Vinegar-making has been a traditional livelihood among the families who knew the formulation. Even before Go came to Barangay Saravia, a vinegar association has already been formed through the assistance of the Department of Trade and Industry (DTI). However, the different sectors of the vinegar industry were not well-represented as the association was mostly composed of vinegar vendors only. Go thus observed an inequitable sharing of income which favored the vinegar vendors. Inevitably, distrust formed among the different actors in Barangay Saravia’s vinegar industry. Go explained,
|“The vendor earns two- to three-folds higher than the coconut farmer or tapper on every 20 liter-container of vinegar. For instance, purchased vinegar from tappers cost 120 pesos; after repackaging the vinegar into one gallon jugs, the price increases to 280 pesos net. When processed into spicy vinegar, the vendor’s gain is tripled. Though everyone belongs to the same vinegar industry, how come one sector earns more than the other? We have poverty and shortage of food in the rural area because producers of raw materials do not have equitable economic share. It is this issue that the project aims to address – people have to start being concerned of others, especially those who belong to the same industry.”|
Go wanted other groups to be part of the association, and saw that the vinegar industry could be a good venue for the tri-people to try working together and thus build trust among one another. She saw the opportunity of developing an enterprise that will allow the tri-people to increase their productivity and their income, and the Blaans to improve on their self-esteem.
Through the enterprise, Go wanted to ensure that economic development is mainstreamed in all groups, especially the Blaans. However, convincing the Blaans and the Maguindanons to join the venture was not easy. The continued discrimination was discouraging for the Blaans, while the Maguindanons disliked that the association was producing tuba3, believing that tuba is haram4 or sinful, thus prohibited.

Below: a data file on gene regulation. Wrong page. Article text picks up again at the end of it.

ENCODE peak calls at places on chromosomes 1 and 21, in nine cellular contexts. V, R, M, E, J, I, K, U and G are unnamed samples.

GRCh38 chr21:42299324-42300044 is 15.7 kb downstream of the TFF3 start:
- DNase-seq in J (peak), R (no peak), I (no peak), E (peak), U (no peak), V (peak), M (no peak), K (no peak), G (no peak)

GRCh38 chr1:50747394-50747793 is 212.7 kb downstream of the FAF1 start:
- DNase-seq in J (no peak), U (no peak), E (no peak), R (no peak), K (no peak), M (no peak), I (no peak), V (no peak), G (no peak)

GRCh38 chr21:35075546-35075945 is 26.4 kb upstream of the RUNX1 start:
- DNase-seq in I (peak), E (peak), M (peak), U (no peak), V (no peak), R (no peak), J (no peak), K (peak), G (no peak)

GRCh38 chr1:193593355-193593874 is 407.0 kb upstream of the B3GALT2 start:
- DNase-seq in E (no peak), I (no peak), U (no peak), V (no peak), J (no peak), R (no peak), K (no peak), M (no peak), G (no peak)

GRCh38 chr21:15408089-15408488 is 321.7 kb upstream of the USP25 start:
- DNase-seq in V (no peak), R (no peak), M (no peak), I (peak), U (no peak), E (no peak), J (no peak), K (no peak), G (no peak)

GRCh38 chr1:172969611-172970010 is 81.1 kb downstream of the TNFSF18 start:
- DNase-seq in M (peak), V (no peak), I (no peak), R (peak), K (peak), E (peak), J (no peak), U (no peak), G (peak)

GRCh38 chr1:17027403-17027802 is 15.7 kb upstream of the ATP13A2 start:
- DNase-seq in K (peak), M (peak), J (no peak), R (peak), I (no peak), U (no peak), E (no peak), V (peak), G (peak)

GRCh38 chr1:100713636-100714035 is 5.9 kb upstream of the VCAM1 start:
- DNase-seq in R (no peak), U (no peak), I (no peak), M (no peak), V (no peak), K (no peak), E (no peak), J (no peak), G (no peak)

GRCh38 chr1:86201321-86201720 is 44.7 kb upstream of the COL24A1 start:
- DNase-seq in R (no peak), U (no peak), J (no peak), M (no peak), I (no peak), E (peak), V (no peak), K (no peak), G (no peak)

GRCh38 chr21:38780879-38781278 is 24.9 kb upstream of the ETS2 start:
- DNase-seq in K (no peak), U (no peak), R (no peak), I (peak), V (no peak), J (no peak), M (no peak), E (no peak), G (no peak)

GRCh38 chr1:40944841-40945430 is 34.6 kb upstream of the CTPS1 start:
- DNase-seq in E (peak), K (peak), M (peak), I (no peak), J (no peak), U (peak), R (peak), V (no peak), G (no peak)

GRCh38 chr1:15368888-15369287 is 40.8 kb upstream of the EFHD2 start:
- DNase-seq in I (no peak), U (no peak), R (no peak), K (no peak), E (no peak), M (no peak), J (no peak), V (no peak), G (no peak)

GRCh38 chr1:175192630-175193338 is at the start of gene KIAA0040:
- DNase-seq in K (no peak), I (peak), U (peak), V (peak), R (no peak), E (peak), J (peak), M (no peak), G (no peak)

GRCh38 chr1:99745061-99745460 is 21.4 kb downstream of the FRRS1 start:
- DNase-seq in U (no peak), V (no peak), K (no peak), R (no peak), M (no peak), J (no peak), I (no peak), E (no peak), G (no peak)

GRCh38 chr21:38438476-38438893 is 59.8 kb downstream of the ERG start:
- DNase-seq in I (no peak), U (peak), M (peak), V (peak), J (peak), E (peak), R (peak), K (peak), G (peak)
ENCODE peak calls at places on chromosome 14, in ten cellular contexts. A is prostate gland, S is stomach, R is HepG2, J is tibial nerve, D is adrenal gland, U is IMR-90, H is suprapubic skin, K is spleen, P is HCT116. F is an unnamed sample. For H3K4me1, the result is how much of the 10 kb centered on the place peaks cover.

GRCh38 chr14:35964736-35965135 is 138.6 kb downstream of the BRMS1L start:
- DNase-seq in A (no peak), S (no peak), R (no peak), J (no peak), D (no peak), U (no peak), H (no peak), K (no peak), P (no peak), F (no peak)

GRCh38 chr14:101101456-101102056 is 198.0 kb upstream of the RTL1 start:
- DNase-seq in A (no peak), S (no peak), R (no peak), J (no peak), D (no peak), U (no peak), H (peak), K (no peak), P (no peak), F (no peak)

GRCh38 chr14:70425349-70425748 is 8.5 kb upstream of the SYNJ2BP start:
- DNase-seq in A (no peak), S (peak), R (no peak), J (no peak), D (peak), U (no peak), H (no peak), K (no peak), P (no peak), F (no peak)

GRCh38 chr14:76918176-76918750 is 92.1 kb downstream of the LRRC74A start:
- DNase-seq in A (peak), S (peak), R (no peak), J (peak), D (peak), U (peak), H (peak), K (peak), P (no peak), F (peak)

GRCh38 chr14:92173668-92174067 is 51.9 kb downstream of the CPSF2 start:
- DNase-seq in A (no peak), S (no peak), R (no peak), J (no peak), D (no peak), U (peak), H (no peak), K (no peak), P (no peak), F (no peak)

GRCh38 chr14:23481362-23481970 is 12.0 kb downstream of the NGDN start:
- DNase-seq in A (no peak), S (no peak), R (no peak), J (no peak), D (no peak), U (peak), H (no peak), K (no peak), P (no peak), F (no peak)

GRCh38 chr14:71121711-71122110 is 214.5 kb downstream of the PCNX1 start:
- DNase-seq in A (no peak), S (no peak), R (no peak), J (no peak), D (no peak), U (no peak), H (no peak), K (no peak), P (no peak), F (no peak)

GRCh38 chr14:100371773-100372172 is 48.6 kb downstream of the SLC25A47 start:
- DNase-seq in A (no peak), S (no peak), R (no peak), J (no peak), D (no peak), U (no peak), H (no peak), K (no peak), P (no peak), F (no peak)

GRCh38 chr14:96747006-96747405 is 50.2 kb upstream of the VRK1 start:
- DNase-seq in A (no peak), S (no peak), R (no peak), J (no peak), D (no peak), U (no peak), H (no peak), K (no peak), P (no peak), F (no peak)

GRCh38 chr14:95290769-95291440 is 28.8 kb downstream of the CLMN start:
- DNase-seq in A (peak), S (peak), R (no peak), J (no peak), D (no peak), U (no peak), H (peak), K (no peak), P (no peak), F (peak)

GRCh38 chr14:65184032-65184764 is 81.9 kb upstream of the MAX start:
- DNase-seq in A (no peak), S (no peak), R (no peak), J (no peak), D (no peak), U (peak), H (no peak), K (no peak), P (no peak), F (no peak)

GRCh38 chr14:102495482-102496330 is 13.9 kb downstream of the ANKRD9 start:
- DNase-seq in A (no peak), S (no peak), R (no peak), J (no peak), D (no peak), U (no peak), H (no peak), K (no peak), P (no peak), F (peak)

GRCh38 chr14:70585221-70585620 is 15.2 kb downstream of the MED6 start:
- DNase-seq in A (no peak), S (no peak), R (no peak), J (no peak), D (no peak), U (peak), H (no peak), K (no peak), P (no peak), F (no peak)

Despite the difficulties, she pursued the vinegar-making joint venture for the tri-people believing that it offers an alternative approach to achieving peace in Mindanao. Go continued to talk to the groups to constantly push the point that “What we are trying to achieve (through the project) is a higher level of equitable share of wealth.” Going beyond income, however, the complementary business activities also provided opportunities for the tri-people to interact more often, resolve their longstanding conflict, and build new relationships among themselves.
BUILDING THE ENTERPRISE WITH OTHERS
Go engaged various individuals and organizations in the process of building the enterprise. She identified the different actors in the community as well as their possible participation in the project and the resources they are capable of sharing. These involved leaders and officials from the barangay, the city government, various national government agencies, and external resource agencies. They met regularly and assisted in identifying market outlets, ensuring product quality, and increasing the morale of the members of the vinegar association.
From the academe and civil society, Go invited Dr. Fred Bidad and Czarina Saikol of the Mindanao State University (MSU); Danny Salino of the SOCSARGEN Peace Network; Antonio Marin, Jr., President of the Saravia Tri-People Rural Workers and Entrepreneurs Association (STRUWEA); and Fr. Angel B. Buenavides of the Church where she engages in volunteer work.